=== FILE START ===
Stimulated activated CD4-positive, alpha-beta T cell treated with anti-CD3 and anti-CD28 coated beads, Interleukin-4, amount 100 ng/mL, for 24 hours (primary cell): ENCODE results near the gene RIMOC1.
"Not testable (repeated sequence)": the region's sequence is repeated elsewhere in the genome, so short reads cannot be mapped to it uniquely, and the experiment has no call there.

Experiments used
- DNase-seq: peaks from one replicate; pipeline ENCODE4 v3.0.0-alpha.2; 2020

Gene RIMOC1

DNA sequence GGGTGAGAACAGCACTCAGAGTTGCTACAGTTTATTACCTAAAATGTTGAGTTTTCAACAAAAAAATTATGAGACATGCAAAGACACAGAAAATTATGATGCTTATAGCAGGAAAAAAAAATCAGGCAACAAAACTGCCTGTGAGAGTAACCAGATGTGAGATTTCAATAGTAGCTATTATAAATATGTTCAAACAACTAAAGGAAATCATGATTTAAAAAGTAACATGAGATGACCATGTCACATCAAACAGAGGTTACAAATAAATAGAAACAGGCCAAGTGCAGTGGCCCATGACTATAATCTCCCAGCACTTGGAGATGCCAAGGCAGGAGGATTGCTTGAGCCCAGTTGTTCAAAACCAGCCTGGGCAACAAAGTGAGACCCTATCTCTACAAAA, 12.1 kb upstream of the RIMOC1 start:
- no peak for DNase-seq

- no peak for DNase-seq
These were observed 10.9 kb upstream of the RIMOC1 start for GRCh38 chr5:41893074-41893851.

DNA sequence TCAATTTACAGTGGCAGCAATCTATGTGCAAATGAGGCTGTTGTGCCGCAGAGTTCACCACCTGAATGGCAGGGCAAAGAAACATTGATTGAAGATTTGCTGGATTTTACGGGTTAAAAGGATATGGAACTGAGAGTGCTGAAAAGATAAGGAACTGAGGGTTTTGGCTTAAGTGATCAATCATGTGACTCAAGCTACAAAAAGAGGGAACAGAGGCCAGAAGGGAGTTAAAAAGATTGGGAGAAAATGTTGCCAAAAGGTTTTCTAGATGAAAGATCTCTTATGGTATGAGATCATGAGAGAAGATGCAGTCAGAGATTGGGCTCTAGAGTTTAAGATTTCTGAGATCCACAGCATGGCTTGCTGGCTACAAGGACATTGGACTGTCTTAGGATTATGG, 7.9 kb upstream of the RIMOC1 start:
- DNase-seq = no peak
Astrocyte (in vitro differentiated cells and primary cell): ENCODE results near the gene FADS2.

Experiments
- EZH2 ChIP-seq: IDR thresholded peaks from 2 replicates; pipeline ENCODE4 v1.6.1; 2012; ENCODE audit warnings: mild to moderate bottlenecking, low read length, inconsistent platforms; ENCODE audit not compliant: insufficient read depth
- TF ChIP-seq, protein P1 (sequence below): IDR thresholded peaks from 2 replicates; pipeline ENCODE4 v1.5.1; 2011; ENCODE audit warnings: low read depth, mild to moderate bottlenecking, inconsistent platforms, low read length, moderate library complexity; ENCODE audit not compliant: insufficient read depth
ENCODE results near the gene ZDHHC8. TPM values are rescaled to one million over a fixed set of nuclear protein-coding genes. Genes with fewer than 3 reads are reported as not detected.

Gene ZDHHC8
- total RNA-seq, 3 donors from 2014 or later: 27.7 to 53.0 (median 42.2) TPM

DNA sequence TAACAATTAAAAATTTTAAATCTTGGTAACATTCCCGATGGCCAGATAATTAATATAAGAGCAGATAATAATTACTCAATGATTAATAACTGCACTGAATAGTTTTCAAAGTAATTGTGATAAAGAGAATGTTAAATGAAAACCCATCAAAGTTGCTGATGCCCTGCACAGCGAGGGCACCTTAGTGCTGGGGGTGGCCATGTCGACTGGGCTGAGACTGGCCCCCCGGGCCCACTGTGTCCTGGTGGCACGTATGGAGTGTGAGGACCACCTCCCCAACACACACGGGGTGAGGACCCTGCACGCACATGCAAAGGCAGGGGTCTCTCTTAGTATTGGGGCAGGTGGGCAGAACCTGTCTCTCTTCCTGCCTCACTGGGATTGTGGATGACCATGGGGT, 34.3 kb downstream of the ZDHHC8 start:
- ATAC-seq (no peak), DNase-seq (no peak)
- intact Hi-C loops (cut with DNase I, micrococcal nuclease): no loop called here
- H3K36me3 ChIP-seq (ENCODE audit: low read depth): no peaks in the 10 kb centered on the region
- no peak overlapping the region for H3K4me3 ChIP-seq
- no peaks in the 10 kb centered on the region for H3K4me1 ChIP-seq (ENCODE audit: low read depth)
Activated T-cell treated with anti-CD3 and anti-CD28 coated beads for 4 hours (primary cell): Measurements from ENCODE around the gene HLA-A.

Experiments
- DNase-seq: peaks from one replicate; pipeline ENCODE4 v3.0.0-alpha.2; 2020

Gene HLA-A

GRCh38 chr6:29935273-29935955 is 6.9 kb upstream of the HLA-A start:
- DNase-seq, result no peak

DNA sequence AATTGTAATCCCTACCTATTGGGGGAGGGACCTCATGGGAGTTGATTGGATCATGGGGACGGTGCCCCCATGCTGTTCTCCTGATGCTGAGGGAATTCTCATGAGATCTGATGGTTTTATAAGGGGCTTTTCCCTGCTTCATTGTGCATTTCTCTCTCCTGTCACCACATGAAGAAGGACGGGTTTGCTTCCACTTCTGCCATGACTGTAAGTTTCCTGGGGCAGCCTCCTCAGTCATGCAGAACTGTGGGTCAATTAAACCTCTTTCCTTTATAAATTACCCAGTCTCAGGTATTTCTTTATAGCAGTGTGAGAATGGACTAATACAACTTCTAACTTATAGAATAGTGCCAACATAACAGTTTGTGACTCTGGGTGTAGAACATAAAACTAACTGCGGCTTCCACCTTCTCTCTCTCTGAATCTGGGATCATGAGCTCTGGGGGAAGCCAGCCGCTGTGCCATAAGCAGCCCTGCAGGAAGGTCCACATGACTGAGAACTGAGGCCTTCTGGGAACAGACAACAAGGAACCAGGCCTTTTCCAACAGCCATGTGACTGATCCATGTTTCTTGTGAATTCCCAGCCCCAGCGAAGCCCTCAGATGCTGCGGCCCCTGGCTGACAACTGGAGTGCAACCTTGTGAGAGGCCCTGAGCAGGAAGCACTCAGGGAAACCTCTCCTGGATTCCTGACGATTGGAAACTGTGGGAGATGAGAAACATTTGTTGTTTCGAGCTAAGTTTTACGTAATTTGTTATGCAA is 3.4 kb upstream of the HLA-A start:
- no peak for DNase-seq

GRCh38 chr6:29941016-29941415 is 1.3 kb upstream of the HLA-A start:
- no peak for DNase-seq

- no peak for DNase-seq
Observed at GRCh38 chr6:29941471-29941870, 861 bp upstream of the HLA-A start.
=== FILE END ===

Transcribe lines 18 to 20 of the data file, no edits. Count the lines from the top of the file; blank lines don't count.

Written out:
- total RNA-seq, 3 donors from 2014 or later: 27.7 to 53.0 (median 42.2) TPM

DNA sequence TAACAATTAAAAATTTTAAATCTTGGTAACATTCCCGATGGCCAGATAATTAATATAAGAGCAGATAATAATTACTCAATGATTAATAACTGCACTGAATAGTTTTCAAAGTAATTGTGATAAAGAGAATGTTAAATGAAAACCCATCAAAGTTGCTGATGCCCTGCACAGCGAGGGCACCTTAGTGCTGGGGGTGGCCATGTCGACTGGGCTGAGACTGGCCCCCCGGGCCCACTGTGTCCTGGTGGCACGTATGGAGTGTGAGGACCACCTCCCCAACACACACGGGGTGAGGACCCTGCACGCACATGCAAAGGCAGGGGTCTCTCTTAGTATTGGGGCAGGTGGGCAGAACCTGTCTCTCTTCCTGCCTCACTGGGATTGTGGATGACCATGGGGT, 34.3 kb downstream of the ZDHHC8 start:
- ATAC-seq (no peak), DNase-seq (no peak)